The CAP also supported the Verifying Accurate Leading-edge IVCT Development (VALID) Act in order to ensure quality laboratory testing for patients and minimize the regulatory burden on laboratories, while allowing for continued innovation in laboratory testing. While lawmakers couldn’t reach an agreement to include the VALID Act in the omnibus legislation, the Food and Drug Administration (FDA) is expected to step in to fill the void. FDA Commissioner Robert Califf, MD, and Jeff Shuren, MD, the director of the FDA Center for Devices and Radiological Health, recently stated publicly that if Congress could not come to agreement on a legislative solution that the FDA would use its current authority to regulate laboratory-developed tests in the absence of a newly enacted statute.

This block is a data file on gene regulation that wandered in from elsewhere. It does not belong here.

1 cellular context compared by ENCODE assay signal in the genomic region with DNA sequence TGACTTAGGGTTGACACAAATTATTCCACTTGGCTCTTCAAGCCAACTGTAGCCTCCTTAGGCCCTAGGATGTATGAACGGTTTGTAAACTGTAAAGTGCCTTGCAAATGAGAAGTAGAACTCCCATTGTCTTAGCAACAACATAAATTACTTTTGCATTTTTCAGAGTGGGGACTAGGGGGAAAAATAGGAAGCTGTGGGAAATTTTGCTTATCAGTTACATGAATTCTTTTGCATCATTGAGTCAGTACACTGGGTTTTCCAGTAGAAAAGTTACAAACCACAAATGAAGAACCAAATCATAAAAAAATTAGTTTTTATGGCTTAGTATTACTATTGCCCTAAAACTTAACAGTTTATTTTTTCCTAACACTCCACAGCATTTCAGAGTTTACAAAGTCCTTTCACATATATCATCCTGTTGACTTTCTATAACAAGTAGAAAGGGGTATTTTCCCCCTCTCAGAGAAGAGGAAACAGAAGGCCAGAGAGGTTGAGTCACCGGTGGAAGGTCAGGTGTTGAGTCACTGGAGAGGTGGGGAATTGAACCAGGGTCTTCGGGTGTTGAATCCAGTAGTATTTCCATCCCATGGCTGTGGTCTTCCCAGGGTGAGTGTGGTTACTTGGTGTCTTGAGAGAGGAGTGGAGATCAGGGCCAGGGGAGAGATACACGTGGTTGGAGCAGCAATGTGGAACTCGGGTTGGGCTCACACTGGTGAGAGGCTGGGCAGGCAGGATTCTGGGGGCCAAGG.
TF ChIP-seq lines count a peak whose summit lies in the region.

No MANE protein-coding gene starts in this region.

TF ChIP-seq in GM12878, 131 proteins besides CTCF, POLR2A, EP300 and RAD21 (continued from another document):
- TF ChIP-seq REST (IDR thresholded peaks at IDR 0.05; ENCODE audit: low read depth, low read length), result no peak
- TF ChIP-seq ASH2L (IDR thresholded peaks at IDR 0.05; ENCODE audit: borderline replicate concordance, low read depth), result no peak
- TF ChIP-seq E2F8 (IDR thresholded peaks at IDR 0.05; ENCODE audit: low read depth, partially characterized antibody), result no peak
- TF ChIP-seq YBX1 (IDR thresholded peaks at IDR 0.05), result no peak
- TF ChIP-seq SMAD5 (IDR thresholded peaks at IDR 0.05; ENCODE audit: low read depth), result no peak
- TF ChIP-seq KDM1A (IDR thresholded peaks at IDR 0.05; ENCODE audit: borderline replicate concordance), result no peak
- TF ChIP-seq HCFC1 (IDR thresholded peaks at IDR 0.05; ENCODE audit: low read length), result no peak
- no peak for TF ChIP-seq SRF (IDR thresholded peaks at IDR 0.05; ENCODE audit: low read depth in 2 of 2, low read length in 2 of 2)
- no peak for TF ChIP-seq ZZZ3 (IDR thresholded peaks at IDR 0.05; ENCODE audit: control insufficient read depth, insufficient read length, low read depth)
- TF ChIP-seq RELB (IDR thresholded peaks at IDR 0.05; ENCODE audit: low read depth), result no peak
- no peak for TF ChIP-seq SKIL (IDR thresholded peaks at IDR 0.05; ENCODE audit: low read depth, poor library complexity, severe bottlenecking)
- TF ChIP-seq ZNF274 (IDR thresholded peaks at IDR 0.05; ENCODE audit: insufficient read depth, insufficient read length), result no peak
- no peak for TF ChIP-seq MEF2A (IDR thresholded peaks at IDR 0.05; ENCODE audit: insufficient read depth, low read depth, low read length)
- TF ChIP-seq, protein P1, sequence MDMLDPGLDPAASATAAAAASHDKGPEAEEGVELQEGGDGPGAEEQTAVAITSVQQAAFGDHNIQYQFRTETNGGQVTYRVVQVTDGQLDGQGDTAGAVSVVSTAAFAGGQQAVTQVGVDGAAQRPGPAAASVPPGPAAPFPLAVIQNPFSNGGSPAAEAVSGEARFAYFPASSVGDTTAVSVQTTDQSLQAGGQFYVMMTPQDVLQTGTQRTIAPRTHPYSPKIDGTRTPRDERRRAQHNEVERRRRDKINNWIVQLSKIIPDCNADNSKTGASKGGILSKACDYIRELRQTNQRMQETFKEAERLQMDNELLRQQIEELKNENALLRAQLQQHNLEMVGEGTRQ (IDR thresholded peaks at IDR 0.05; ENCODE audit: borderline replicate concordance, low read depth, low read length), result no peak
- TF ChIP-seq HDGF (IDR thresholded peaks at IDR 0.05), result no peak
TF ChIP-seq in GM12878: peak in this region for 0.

Congress Promotes Diversity in Clinical Trials
Congress added provisions to the Omnibus bill that are intended to increase diversity in clinical trials. These provisions include requiring the Secretary of Health and Human Services to issue or revise guidance on:
- promoting diversity in clinical trials via diversity action plans,
- the use of decentralized clinical studies,
- modernizing clinical trials via the use of new digital health technologies, and
- promoting the seamless and concurrent expansion of clinical trials to better capture evidence on a variety of patients.
The CAP Board of Governors recently adopted new policy promoting clinical trial diversity.
The new provisions also require the Secretary to facilitate public workshops for various audiences including patients, academia, and clinical researchers to bolster understanding of the importance of diversity in clinical trials and related best practices.
ICYMI - CMS Delayed Enforcement of GFE Requirements